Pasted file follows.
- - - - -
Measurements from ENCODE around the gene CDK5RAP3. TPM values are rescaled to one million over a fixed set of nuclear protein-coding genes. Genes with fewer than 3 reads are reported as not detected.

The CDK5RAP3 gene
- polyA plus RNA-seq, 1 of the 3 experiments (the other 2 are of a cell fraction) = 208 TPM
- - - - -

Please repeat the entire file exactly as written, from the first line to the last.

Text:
Measurements from ENCODE around the gene CDK5RAP3. TPM values are rescaled to one million over a fixed set of nuclear protein-coding genes. Genes with fewer than 3 reads are reported as not detected.

The CDK5RAP3 gene
- polyA plus RNA-seq, 1 of the 3 experiments (the other 2 are of a cell fraction) = 208 TPM